I don't go to church. And I'm pretty certain that my concept of God and my perspective of religion is pretty different from most. But religion has existed in some form in nearly every civilization of humankind. Almost alwsys it is a belief system for things not understood. It has its purpose.

    • It's purpose has consistently been to answer unknowns, science has adequately replaced that.

    • Hostile and incommensurate: science mode and religious mode. Keep them separate and polarized, other wise each contaminates the other. The complement, of course–or call it co-existence if you prefer. Co-evolutionary? But, like some football game: we have fans, rooting and supporting one over the other. Cheeseheads. Team Spirit. Got to just walk away, showem both cheeks. They're going to Just Vote.

  • I don't know how relevant this is, but I was watching one of the ghost shows on bio. the other day where an Indian woman said she saw Krishna. She spoke about it the way Christians speak about seeing Jesus or God come to them, and I was just amazed. I had never seen someone of another religion talk about an encounter like that. Chad and I talked before about how we think that sometimes that sort of thing manifests itself according to what you have been brought up to believe.

    Like I said, no clue if it's really relevant here, but for some reason this post made me think of it. Perhaps it was the arrogance with which some Christians insist their God is the only one that exists.

    • I think it's relevant as it confirms the bias that occurs with all religions. Believers will prove to themselves what it is that they believe, Confirmation Bias is as strong a tool of evangelism as anything – and it's the main reason that people are encouraged to give "testimonies" of their faith, as sharing one's story of conversion with many people will eventually resonate with one of those people, beginning the cycle again.

  • There is no disparity between true science and God. It is only there in the minds of those who choose to believe in the fallible and finite understanding of psuedo-science which is what the meager bit of human understanding has brought into the realm of knowledge. Oh, that people would learn what the Bible makes plain; "My thoughts are not your thoughts saith the Lord, neither are my ways you ways; for as the Heavens are high above the earth so much higher are my thoughts than you thoughts and my ways than your ways."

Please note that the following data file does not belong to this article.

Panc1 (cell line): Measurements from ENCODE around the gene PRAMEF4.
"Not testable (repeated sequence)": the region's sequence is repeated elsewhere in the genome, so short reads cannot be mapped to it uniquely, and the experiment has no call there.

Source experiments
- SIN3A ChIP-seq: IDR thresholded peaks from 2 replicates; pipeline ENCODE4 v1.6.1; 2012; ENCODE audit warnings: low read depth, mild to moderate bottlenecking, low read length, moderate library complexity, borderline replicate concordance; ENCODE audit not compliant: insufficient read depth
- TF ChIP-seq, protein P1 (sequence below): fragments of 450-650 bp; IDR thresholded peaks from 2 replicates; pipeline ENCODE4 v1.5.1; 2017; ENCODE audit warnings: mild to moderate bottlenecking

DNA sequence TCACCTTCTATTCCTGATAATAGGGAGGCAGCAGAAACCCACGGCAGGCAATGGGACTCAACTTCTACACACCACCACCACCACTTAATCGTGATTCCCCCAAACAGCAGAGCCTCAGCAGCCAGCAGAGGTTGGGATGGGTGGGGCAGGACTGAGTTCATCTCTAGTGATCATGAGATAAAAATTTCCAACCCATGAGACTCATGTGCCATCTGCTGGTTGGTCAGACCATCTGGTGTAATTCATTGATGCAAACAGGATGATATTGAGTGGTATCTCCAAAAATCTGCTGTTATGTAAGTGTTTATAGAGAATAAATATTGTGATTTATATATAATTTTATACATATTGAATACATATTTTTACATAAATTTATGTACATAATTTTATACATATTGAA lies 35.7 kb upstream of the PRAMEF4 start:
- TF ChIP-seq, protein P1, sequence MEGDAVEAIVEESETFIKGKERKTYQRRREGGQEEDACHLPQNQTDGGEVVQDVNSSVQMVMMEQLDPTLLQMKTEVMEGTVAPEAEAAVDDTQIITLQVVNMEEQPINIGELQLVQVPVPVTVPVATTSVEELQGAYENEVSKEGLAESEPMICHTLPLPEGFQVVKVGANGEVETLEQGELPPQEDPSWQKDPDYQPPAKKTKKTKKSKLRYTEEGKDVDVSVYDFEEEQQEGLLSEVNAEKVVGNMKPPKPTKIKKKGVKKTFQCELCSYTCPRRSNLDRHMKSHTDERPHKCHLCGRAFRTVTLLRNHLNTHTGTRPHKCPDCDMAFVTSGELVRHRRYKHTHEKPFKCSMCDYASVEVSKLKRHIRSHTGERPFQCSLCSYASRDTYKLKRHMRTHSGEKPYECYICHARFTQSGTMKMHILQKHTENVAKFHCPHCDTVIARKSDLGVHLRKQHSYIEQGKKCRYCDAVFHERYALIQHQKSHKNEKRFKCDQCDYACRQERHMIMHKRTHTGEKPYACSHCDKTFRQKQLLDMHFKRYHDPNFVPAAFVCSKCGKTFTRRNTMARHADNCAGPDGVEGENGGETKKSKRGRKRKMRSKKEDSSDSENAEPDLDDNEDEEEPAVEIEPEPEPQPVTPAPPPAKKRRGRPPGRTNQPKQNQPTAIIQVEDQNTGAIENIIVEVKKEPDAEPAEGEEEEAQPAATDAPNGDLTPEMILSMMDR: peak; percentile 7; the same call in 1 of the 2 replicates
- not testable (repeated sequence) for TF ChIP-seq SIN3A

Put aside you meager understanding and submit yourselves to God so that you can finally learn from him through the Holy Spirit what is good and true and right. Divine revelation will clear the view of those who will come to a point of humbling themselves under the mighty hand of God and repenting of their sins with a sincere heart of sorrow for their offenses against him and then asking his forgiveness. At that point of salvation you will begin to see things as they really are for the first time. If you say you had a salvation experience without this revelation then your experience doesn't line up with the word of God and you have been deceived. God doesn't reveal his truth to those who believe in their head but their heart holds back. It is all or nothing at all with him. He gave his all and deserves no less from us.

    • a jenkin

      Rick you so right. But mr oxley don`t get it. He will bow to God of the universe one day,and I hope it won`t be too late.Sometimes we have all this knowledge but we don`t have any Godly wisdom to go with that knowledge.He talks about faith. Well faith is believing in something you can`t see.I ask mr. oxley can you see air? But you it`s there because you can see the leaves moving.Who created the air?Who made man?Who made YOU mr. oxley?